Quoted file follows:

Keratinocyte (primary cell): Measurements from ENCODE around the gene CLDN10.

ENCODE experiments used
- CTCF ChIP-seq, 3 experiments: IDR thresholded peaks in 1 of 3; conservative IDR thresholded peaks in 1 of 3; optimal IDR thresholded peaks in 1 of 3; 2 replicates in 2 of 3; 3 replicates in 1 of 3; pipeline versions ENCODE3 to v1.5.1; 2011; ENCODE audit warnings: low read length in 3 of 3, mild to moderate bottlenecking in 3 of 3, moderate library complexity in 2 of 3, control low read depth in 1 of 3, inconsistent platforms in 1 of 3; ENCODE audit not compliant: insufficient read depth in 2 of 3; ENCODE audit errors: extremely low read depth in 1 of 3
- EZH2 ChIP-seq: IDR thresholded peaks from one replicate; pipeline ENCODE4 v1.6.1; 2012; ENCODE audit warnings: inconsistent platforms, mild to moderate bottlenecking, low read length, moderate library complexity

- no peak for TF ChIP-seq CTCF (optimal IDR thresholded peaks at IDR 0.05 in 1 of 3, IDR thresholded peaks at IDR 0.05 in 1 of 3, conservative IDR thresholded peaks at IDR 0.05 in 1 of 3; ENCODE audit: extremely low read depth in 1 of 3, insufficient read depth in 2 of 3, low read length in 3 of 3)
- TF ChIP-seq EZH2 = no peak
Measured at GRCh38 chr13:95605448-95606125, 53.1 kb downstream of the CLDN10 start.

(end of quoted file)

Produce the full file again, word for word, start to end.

Keratinocyte (primary cell): Measurements from ENCODE around the gene CLDN10.

ENCODE experiments used
- CTCF ChIP-seq, 3 experiments: IDR thresholded peaks in 1 of 3; conservative IDR thresholded peaks in 1 of 3; optimal IDR thresholded peaks in 1 of 3; 2 replicates in 2 of 3; 3 replicates in 1 of 3; pipeline versions ENCODE3 to v1.5.1; 2011; ENCODE audit warnings: low read length in 3 of 3, mild to moderate bottlenecking in 3 of 3, moderate library complexity in 2 of 3, control low read depth in 1 of 3, inconsistent platforms in 1 of 3; ENCODE audit not compliant: insufficient read depth in 2 of 3; ENCODE audit errors: extremely low read depth in 1 of 3
- EZH2 ChIP-seq: IDR thresholded peaks from one replicate; pipeline ENCODE4 v1.6.1; 2012; ENCODE audit warnings: inconsistent platforms, mild to moderate bottlenecking, low read length, moderate library complexity

- no peak for TF ChIP-seq CTCF (optimal IDR thresholded peaks at IDR 0.05 in 1 of 3, IDR thresholded peaks at IDR 0.05 in 1 of 3, conservative IDR thresholded peaks at IDR 0.05 in 1 of 3; ENCODE audit: extremely low read depth in 1 of 3, insufficient read depth in 2 of 3, low read length in 3 of 3)
- TF ChIP-seq EZH2 = no peak
Measured at GRCh38 chr13:95605448-95606125, 53.1 kb downstream of the CLDN10 start.